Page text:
La Vie en Rose
When we got into medical school a kind and optimistic professor with a penchant for French phrases said in congratulation – Your future will be “ La vie en rose”- A rosy life.
So here we were, a gaggle of bright eyed medical students doing our first day orientation at Seth G.S. Medical School, Bombay, all of us wannabe doctors strutting around, secretly convinced that making into medical school was half the battle.
I do not remember who was it that had the bright idea to take us to observe surgery on our first day. They probably did not quite know what to do with us, after the introductory tour and talk, so here we were being led up the narrow staircase, past the howling laboratory canines in the animal house, to the observation gallery overlooking the operating room of none other than Dr. P. K. Sen the stalwart of cardio vascular surgery who went on to perform the first heart transplant in India.
I remember the thrill and excitement of gazing down through the glass panes and seeing what we thought was the beating heart of the patient on the OR table. I recollect someone in the OR at the head of the table, probably the anesthesiologist, surveying the mass of young heads hovering overhead, gesturing to Dr. Sen who moved over slightly allowing us a better view. Before our rapturous young eyes the drama of surgery unfolded and we were instantaneous converts to this specialty.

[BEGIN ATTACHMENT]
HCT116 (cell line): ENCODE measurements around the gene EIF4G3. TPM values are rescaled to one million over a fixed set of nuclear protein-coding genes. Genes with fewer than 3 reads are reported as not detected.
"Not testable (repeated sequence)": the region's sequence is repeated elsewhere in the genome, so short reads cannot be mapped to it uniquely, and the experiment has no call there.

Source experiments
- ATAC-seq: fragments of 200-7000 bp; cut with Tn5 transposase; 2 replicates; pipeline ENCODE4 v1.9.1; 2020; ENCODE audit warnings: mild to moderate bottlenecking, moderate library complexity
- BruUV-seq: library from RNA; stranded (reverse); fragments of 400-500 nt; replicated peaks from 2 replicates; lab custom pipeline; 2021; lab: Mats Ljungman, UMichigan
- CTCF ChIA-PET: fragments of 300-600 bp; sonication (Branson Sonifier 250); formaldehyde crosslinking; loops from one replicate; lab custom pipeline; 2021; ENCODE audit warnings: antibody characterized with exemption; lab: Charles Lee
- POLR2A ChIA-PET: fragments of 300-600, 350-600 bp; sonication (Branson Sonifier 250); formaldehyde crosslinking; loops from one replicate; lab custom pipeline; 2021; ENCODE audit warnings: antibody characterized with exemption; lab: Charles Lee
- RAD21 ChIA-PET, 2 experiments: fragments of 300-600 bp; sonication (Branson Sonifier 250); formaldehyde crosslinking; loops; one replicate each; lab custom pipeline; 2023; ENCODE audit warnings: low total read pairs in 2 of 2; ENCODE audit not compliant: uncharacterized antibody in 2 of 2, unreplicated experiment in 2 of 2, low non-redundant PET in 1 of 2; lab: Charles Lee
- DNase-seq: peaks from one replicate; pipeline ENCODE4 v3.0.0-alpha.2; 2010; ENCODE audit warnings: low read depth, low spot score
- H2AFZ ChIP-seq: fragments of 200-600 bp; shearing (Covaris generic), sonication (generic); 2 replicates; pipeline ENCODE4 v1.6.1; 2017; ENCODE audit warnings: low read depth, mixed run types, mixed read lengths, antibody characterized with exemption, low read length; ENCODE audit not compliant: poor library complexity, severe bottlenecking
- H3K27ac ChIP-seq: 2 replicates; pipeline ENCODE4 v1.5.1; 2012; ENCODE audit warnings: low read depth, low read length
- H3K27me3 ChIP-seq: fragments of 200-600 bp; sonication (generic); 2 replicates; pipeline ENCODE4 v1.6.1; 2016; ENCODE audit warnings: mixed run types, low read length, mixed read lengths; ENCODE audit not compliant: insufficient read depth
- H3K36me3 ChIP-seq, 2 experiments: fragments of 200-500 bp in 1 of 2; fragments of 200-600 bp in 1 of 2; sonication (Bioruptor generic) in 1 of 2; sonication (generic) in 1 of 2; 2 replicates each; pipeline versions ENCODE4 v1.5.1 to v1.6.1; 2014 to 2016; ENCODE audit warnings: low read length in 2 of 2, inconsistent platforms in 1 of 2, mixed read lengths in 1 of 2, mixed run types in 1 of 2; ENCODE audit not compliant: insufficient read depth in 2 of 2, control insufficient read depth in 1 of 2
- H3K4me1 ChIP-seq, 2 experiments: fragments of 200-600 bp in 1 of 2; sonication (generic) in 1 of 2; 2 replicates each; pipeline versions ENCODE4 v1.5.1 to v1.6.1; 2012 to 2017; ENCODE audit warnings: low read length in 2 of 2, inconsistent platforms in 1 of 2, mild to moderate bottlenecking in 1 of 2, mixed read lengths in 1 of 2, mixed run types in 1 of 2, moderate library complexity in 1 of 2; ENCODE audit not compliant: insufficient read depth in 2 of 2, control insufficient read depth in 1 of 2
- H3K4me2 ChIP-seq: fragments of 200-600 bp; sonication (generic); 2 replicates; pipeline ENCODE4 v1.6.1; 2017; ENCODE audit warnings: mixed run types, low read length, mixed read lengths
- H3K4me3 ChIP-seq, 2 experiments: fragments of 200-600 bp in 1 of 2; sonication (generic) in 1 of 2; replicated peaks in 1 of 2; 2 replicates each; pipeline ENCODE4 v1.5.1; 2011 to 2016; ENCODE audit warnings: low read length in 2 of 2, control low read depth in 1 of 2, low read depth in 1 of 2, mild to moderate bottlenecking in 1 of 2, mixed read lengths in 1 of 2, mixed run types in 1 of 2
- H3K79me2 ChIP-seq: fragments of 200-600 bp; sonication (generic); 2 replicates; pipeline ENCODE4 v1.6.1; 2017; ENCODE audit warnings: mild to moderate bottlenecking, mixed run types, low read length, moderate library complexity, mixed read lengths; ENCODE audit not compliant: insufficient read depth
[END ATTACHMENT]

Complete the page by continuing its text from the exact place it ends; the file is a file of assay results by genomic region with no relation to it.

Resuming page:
Wide eyed with wonder we watched on and then we heard a crash and then some commotion within our ranks. A strapping young would-be doctor had fainted at the sight of blood and now there was a red stream spurting from his scalp where he had hit the edge of the bench. Someone rushed in and led him away. There was almost more heme on the floor next to us than in the OR below.
That was how our “vie en rose” started; with all the blood loss that we witnessed it was more like “la vie en rouge”. But after all these years, and in the midst of all our present medical travails, I often think of that first day and feel that shiver of excitement run down my spine as we watched that operation by Dr. Sen, and thereby reaffirm my faith in my chosen career.